Just because an employer hasn’t changed a former employee’s log-in information doesn’t mean it’s OK for the ex-employee to access the company’s computer system, according to a complaint in U.S. District Court.
The prosecution contends that’s especially so when it is health information with legal privacy protections that is being accessed.
A Clifton Park man was arrested recently on a federal count of computer intrusion.
Brian Staring, 53, is accused of accessing his former employer’s system using free Internet access at the Clifton Park library and at two Albany bars in late August and early September 2010, according to a federal affidavit.
At one of the bars, a manager told investigators he heard Staring, a regular at the bar, say he was accessing his former employee’s network and downloading data.
“Oh, look,” Staring allegedly told the manager, “These idiots haven’t even turned my access off after they fired me.”
While the company may not have turned off his access, it did notice his activity, according to the affidavit, and that started the federal investigation.
Staring is accused of getting into the computer system of Burlington Labs in Burlington, Vt., a drug testing laboratory.
The investigation began when the president of Burlington Labs contacted the FBI to report that Staring’s user name had been used to access the system several times between Aug. 31 and Sept. 13, 2010. Staring left the company Aug. 24, 2010.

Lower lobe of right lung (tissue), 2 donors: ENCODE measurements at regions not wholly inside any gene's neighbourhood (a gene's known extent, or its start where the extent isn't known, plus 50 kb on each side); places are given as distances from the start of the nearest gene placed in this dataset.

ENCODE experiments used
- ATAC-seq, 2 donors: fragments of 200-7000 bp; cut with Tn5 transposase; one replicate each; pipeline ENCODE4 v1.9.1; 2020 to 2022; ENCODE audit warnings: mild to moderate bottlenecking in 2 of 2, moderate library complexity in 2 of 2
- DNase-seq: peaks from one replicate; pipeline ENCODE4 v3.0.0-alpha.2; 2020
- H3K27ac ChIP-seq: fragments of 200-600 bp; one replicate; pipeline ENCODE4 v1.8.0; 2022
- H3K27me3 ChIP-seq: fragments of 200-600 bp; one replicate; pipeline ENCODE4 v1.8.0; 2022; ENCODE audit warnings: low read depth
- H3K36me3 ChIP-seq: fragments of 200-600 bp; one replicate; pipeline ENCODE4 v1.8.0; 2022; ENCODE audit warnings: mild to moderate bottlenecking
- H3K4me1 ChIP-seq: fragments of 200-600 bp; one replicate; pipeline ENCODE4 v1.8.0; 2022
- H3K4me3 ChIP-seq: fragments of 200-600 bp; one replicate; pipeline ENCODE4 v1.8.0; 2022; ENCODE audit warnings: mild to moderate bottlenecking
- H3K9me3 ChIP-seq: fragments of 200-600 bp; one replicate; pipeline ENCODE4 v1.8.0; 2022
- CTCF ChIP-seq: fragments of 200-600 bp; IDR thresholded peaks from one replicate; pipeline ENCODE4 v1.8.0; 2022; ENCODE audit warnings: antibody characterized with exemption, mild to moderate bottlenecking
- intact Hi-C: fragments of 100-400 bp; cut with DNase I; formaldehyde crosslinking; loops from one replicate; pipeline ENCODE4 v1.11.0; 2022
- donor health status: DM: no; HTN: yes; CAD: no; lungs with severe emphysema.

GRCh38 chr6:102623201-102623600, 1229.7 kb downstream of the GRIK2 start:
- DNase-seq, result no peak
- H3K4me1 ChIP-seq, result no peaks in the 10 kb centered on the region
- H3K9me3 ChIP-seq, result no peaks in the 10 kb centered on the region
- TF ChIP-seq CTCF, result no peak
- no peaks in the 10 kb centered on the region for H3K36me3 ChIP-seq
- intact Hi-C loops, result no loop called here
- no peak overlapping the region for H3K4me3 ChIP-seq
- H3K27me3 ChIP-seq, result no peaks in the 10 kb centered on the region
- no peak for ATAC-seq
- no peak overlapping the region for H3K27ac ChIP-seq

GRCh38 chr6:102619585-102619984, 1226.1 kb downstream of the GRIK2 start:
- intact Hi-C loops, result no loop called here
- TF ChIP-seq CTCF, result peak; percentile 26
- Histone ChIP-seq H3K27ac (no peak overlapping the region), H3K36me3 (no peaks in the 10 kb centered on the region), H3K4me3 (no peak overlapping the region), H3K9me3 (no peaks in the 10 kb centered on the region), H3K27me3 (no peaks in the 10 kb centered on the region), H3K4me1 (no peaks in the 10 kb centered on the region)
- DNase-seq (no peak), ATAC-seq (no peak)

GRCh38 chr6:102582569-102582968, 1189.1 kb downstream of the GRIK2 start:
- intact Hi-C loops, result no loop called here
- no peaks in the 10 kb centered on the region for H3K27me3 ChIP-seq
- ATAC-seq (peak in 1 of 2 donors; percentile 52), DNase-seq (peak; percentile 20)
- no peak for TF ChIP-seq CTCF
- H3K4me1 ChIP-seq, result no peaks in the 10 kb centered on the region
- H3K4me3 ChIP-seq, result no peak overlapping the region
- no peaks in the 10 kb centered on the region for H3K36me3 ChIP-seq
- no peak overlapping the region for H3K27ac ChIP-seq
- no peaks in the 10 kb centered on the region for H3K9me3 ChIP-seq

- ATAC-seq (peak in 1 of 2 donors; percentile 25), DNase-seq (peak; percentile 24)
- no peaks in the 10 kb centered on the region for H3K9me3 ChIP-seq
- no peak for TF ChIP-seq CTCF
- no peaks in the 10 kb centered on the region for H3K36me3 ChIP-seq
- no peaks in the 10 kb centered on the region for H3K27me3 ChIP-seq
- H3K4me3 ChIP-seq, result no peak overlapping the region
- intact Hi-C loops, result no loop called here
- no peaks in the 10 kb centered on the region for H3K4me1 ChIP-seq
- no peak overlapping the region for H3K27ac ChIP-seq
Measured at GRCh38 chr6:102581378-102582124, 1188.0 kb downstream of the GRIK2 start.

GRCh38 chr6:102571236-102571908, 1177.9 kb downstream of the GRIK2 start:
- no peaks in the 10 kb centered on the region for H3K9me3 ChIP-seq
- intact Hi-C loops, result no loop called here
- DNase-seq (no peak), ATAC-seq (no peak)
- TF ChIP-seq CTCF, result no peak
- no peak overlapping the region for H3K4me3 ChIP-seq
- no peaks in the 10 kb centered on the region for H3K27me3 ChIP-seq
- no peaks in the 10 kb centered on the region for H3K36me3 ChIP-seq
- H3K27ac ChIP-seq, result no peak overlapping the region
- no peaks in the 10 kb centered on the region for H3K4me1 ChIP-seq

Staring’s name was used to download copies of protected health information, according to the affidavit.
Subpoenas showed the access was from the Internet networks at the library and at the two bars.
Investigators then interviewed the bar manager and got a search warrant for Staring’s home. There, Staring admitted to accessing the network after his employment ended and confirmed he did so using the networks at the library and bars, according to the affidavit.
The protected health information could be found on one of his laptops, he allegedly told investigators.
“At the conclusion of the interview, Staring wrote and signed a statement admitting to the computer intrusion activity and acknowledging that his actions were wrong,” the affidavit reads.
The affidavit was prepared and signed by FBI Special Agent Daniel Alfin.
A representative of Burlington Labs could not be reached for comment for this story Monday. Staring’s attorney, listed as George Baird, did not return calls for comment.
Staring was arraigned in U.S. District Court in Albany on Feb. 24 and released.
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Categories: Schenectady County